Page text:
than horse-like in their responses. Of course, mule and donkey trainers will
tell you that longears act that way because they are smarter than horses!
It is easy to buy a well-trained horse. They are everywhere. However,
it's not so easy to find a camel with advanced training for sale – especially
if you want to trail ride and not just lead the camel around. So unless you are
willing and able to train the camel yourself (not a bad option, especially if
you are willing to learn and can employ the help of a local respected horse trainer),
or to send the camel to one of the few camel trainers in this country...
Horses can fit in any horse trailer (these are usually 6 1/2 to 7 or even 7 1/2 feet tall).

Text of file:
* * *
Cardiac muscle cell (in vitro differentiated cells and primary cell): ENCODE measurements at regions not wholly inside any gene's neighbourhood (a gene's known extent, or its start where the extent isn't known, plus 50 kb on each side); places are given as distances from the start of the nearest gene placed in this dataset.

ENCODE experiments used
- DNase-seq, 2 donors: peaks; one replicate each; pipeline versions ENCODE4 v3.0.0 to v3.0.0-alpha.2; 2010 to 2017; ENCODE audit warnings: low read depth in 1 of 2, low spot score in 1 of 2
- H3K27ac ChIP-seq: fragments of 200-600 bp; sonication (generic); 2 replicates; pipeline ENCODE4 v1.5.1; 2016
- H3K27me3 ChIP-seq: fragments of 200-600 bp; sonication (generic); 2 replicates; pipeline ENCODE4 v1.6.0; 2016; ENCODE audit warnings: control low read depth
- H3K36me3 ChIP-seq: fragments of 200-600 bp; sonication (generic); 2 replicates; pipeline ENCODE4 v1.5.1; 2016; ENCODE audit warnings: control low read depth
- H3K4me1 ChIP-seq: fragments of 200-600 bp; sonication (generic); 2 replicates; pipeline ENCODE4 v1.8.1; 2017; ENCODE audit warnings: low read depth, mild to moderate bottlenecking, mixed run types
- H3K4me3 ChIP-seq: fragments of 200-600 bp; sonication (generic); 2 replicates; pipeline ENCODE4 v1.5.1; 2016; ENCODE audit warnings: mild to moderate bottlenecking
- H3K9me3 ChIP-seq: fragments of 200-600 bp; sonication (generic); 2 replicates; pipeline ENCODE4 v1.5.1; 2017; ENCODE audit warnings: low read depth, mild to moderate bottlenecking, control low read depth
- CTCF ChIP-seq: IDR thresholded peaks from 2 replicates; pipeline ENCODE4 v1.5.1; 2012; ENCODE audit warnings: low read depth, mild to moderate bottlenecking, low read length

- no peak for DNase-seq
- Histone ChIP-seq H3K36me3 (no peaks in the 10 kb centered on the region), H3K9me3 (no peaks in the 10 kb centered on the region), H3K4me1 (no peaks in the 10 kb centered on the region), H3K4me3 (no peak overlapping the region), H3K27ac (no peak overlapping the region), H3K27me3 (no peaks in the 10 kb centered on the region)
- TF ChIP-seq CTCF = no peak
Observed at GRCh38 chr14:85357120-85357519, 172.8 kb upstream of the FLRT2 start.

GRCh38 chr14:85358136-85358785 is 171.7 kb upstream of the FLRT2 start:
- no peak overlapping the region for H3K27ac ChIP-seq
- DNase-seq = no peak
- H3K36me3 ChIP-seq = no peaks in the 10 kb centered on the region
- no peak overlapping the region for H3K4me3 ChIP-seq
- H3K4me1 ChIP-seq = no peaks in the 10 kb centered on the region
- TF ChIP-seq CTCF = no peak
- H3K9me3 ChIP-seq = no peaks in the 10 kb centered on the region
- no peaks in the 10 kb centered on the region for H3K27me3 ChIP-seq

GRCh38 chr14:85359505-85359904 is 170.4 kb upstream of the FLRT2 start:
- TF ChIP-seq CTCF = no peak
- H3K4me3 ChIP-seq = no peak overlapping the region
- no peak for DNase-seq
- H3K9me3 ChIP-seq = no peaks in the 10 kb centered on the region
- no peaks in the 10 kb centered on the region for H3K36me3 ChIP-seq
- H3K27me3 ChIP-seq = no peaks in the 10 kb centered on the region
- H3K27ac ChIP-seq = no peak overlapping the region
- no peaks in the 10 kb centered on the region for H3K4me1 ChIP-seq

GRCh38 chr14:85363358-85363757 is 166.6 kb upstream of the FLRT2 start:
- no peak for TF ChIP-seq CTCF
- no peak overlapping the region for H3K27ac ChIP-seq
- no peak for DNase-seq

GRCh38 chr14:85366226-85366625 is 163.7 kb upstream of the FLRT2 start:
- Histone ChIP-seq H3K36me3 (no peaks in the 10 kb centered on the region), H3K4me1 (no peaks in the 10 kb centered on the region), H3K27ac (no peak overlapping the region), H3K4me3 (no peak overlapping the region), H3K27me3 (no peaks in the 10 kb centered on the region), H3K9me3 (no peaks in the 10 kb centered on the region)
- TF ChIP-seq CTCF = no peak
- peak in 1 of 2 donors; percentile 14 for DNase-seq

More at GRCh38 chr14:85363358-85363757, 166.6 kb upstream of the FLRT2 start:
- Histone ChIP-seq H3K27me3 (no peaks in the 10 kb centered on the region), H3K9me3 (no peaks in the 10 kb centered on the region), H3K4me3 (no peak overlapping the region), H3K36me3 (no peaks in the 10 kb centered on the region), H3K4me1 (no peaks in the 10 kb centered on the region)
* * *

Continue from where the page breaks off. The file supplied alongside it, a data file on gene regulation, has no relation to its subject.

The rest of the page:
A big male camel will need a custom made or altered eight-foot high (or higher) trailer.
The tack for horses can be simple. You can ride a horse with an old $100 saddle,
or with no saddle at all. To ride a dromedary camel you need a well designed,
custom made camel saddle (the Australian types are the best). These saddles can be expensive,
as well as heavy and ungainly. However, you might choose to ride a bactrian camel.
Also, a simple bareback pad (with a roll behind the hump) can be designed for riding dromedaries.
I rode and trained my bull dromedary for a full year with nothing but a bareback pad,
and that included all-day desert rides.
If you have some training problems with your horse, there will be any number
of trainers nearby who are willing to help you. Finding a professional camel trainer is trickier.
If you are training a camel, you need to keep an open mind and be sensitive to the
camel's needs and responses. You must learn as you go along and be prepared to make
some big mistakes. Fortunately, most well treated camels are very forgiving.